Posted on September 25, 2006 by Roland
I’m sure you think my answer to this question is yes. But this is not that simple. If you’re the owner of a small company, there should be no problem. And if you work for a private company not involved in heavily regulated sectors, such as the pharmaceutical or defense industries, I think you also can blog. But if you work for a public company, things are becoming more complex. As an executive, you need to comply with financial regulations and your legal staff. So what to do? Read my analysis…
So, let’s first look at an article from Shel Holtz about Blogging and the Role of the CEO. He starts by quoting Dave Taylor and his Leadership for the 21st Century blog. Dave Taylor says that a CEO has to make money, so it’s not his role to write a blog. [Note: even if Taylor’s posts are often interesting, I hate the look-and-feel of his various sites; you can’t simply scroll through his pages; they’re re-displayed all the time; highly irritating!]
Anyway, Holtz disagrees — and so do I — writing that an even more important role of a CEO is to communicate effectively about his company. Here is a short quote.
A blog is merely one tool a CEO can use to communicate, if it suits his or her style, the nature of the company’s audiences, and the issues the organization faces. Blogging is a new tool a CEO can opt to use for some of his communication responsibilities, replacing time he formerly spent using less effective channels. In total, though, he need spend no more time communicating today than before blogs emerged.
In the first paragraph, I also mention financial regulations. Holtz is more optimistic than me on this point.
Nobody — not the CEO, not a front-line employee — should ever blog anything that violates regulations. A GM employee told me that Lutz does not allow company lawyers to review his posts, asserting that as Vice Chairman, he already knows what he can and cannot say in public. The fact that he is writing a blog and not, for example, giving a TV news interview, does not diminish his ability to know the difference. Fastlane has never caused GM any regulatory problems.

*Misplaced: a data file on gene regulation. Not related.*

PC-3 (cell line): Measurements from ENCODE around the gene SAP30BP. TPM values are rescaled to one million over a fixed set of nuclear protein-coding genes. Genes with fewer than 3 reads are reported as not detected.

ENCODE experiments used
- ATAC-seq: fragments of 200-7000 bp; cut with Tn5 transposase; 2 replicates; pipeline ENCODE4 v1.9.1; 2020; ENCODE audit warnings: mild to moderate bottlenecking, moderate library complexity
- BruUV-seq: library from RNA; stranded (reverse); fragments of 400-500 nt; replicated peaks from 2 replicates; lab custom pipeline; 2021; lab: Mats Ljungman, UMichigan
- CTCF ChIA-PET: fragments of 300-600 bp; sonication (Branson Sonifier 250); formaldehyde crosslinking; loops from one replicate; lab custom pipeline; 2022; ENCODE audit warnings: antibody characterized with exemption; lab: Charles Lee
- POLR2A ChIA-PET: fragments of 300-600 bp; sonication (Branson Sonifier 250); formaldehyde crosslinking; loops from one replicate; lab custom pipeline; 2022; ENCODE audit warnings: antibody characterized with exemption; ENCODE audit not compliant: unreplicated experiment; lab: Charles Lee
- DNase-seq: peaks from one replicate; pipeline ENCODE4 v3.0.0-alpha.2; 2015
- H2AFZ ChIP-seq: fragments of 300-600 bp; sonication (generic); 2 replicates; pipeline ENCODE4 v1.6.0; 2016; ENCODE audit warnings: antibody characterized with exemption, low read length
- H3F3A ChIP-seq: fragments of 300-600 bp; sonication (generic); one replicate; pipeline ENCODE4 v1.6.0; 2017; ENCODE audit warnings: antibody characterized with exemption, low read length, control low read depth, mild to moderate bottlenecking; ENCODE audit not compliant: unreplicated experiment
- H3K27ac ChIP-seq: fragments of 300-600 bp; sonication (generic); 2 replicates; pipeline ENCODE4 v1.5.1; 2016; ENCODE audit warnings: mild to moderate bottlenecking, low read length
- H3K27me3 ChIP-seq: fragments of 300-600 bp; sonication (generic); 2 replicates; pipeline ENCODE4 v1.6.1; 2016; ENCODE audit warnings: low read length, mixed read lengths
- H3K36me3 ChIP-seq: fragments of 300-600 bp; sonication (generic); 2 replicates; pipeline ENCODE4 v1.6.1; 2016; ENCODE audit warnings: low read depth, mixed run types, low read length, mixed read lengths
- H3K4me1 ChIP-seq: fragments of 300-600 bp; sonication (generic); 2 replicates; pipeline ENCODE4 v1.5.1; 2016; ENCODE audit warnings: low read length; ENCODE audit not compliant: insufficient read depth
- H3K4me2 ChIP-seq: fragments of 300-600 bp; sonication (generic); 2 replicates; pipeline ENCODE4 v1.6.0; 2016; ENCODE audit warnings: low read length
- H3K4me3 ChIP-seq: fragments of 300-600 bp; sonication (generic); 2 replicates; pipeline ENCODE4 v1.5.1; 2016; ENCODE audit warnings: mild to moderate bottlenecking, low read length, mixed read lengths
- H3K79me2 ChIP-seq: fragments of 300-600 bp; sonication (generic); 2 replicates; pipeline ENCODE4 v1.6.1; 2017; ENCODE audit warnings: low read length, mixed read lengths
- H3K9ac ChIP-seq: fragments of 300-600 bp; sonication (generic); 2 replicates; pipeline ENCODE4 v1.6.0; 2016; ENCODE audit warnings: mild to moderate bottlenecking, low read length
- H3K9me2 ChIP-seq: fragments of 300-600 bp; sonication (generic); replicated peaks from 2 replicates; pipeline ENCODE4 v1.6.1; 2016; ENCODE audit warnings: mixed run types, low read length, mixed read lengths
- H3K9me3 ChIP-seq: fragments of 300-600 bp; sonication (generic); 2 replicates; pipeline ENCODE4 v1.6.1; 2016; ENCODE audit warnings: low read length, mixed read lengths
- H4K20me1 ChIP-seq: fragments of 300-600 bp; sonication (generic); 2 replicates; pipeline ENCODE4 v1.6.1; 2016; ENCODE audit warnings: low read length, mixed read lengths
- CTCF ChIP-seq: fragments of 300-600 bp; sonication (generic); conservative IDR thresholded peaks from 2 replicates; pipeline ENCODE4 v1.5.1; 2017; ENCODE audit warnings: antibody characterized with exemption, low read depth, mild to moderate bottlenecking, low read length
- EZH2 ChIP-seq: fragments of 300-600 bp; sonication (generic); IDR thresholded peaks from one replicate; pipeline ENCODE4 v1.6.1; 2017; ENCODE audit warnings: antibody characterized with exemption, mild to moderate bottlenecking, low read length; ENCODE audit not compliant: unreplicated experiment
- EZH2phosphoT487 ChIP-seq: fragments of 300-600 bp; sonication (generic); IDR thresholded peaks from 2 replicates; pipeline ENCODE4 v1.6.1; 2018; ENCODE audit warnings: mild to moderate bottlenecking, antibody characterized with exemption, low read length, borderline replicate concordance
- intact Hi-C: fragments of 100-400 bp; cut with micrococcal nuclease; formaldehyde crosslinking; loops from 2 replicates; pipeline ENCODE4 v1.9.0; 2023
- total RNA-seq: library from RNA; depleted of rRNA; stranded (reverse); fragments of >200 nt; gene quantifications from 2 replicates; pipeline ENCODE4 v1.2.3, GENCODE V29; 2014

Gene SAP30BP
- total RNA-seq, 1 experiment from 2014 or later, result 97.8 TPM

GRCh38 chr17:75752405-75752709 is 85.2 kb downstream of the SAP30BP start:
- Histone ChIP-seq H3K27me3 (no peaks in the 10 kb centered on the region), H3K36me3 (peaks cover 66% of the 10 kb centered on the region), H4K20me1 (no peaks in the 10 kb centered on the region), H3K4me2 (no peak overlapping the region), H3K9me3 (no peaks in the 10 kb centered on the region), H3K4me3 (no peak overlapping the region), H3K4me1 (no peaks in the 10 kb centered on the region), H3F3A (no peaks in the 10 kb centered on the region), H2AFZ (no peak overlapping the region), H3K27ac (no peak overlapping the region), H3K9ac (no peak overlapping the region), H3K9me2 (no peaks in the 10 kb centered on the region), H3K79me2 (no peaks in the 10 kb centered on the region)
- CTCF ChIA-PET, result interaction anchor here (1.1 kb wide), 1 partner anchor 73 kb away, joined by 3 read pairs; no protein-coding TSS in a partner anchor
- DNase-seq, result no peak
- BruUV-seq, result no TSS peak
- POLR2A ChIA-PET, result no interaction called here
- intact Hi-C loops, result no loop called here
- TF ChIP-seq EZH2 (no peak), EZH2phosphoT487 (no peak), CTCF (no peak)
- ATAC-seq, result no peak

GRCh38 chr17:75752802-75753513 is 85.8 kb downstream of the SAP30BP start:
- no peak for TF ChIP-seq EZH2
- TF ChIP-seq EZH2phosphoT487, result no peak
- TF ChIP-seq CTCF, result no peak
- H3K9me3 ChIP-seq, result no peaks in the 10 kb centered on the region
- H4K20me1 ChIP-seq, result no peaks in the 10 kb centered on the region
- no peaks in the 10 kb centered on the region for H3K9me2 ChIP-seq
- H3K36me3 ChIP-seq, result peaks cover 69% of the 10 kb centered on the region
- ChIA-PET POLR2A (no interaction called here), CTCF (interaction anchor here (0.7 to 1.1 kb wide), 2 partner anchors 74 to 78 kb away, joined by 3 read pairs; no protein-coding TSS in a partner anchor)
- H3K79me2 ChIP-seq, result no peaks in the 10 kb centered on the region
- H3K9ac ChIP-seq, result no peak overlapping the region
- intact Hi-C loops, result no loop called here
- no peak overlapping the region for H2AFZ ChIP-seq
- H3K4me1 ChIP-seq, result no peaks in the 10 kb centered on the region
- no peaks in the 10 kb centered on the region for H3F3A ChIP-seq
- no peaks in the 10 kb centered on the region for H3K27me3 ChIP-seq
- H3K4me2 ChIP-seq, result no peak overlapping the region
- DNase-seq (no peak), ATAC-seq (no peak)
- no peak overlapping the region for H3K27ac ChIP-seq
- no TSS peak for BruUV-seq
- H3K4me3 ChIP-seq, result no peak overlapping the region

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So, if you’re a CEO or an executive, are you now convinced that you can blog, and that the advantages are outstripping the risks?
If you think time has come, here is a link to Kari White’s seven tips for corporate blogging, which circulated widely this summer. Here are some of the most important ones.
- Pay attention to legal issues
- Be sure to craft a blogging policy
- Avoid the sales or marketing pitches
- And encourage your employees to blog
You’ll find an extended version of White’s tips at the British Association of Communicators in Business (CiB) website.
And remember that if you have not the time — or writing talents — to animate a blog, you still can outsource it to a professional blogger.
Sources: Shel Holtz, for WebProNews, September 22, 2006; Kari White, Brook Group, Maryland, Summer 2006
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